Industry 4.0 and the rise of additive manufacturing is changing the “value” of manufacturing on the stock market. A traditionally neglected sector has turned a new leaf with investors turning to the manufacturing sector and discussing large investments in the industry.
Industry 4.0 combines and connects digital and physical technologies—artificial intelligence, the Internet of Things, additive manufacturing, robotics, cloud computing, and others—to drive more flexible, responsive, and interconnected enterprises capable of making more informed decisions.
Neil Bourne, MP of Eaton Square, has a background in venture capital and management consulting and provides insights into the rise of manufacturing investments.
He states, “we are seeing a new generation of ‘capital-light’ manufacturing and engineering businesses that are taking advantage of Industry 4.0 technological advancements to create business models that are starting to offer investors the levels of scalability and return previously only available in software/digital businesses.”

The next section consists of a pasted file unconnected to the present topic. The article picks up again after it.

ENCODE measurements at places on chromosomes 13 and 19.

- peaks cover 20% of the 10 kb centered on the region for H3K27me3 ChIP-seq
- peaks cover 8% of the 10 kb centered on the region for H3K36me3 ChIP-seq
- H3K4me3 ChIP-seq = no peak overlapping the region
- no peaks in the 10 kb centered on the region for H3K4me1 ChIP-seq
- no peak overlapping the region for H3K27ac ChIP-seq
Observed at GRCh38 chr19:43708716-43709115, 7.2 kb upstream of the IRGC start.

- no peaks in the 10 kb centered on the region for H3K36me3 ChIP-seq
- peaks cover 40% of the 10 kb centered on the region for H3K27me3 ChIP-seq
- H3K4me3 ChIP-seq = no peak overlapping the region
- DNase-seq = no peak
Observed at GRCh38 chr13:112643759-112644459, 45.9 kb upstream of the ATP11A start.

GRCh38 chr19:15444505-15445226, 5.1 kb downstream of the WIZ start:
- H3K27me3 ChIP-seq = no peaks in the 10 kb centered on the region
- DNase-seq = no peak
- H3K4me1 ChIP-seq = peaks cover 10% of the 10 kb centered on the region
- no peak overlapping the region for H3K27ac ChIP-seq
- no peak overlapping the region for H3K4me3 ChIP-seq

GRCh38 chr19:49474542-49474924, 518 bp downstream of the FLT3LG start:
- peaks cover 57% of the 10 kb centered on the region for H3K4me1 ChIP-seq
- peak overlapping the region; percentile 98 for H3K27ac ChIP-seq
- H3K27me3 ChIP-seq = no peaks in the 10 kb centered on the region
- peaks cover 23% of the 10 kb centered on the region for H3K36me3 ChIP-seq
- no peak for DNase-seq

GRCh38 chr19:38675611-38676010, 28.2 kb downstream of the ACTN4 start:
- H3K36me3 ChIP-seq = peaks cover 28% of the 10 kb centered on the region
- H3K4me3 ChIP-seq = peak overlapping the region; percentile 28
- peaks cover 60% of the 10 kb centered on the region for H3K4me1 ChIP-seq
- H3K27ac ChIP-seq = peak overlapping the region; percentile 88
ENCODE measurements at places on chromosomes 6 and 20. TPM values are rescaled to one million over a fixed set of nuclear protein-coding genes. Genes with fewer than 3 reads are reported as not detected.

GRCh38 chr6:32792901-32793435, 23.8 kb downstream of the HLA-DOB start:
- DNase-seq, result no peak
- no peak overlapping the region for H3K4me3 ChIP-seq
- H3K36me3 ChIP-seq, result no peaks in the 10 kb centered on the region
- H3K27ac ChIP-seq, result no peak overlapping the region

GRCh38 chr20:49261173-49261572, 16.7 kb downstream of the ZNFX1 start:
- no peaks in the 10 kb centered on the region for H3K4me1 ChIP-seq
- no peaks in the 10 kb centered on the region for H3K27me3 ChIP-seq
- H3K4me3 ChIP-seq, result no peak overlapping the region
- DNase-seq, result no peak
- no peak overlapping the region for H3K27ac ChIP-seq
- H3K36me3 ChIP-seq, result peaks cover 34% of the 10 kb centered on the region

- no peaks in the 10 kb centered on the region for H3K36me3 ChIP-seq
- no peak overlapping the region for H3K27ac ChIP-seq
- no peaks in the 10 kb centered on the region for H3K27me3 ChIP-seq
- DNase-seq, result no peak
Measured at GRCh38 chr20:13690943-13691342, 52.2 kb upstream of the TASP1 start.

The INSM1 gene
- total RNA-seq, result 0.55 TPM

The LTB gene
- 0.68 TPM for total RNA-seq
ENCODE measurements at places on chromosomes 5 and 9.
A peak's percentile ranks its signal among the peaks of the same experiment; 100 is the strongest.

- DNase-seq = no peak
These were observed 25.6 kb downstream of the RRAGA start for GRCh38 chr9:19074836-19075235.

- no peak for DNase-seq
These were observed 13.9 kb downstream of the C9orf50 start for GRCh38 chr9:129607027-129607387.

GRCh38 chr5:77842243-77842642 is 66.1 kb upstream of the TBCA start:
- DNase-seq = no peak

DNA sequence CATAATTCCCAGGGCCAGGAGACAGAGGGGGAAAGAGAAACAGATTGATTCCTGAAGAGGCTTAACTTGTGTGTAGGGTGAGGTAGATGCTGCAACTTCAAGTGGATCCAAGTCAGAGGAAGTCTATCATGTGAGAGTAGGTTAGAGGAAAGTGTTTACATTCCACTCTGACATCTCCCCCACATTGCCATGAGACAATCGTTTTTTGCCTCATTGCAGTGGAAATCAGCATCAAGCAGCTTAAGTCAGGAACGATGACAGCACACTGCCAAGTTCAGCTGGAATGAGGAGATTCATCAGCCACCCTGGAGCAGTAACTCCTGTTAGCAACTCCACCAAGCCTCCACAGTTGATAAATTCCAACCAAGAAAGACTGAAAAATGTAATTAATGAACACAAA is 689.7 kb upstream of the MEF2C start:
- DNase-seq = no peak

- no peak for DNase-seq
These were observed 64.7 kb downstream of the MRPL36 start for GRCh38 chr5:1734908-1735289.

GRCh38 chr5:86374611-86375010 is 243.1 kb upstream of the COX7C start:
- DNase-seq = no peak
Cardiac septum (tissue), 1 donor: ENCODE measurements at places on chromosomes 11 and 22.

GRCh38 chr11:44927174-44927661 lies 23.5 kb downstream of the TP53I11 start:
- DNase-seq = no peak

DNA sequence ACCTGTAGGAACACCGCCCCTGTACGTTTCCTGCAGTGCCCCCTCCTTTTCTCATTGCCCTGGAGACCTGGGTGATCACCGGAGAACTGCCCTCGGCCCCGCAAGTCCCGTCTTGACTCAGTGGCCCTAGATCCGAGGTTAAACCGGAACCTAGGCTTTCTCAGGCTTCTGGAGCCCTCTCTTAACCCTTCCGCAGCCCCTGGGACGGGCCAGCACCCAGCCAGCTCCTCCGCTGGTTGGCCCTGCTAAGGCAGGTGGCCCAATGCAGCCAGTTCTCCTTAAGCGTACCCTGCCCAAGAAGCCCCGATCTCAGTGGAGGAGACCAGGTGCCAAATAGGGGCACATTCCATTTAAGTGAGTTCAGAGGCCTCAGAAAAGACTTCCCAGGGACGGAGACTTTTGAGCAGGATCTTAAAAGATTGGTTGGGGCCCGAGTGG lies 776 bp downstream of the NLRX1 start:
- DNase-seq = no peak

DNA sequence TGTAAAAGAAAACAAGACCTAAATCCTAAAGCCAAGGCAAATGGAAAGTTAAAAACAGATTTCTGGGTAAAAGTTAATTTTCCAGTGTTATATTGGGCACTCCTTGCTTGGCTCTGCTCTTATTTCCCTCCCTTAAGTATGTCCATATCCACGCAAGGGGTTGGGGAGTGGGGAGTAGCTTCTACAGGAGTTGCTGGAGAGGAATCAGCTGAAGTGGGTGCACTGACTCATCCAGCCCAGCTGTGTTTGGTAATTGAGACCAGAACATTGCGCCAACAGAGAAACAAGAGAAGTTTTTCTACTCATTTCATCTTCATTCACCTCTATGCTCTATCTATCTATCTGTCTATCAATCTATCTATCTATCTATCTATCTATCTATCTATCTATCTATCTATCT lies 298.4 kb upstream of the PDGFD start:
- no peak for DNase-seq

This shift away from software or online businesses comes after the run on effects of COVID-19 demonstrating how manufacturing sectors are crucial to the longevity of a country’s economy. New products in new markets will sustain the sectors future growth, sparking investors interest.
Manufacturing is arguably where the biggest technological innovations are occurring. As a result, it’s hard not to see the scalability of this market and investors are aiming to get on the front foot.
Most investors aren’t after a financial flip, they are looking for two main things. Firstly, the scalability of the business itself. Secondly, they’re looking for those whose technological advancements are driving commercial growth. As it is arguably where the biggest technological innovations are occurring, it is no surprise investors are turning their attention to the manufacturing sector.
Managing Director of Advanced Manufacturing Growth Centre (AMGC), Dr. Jens Goennemann, “Australian manufacturing is a job multiplier, providing 3.6 additional roles in complementary industries for every direct manufacturing role. State-of-the-art manufacturing creates roles that reach way beyond production. It employs designers, engineers, logistics managers, sales, marketing and support staff in addition to the equally important physical act of production.”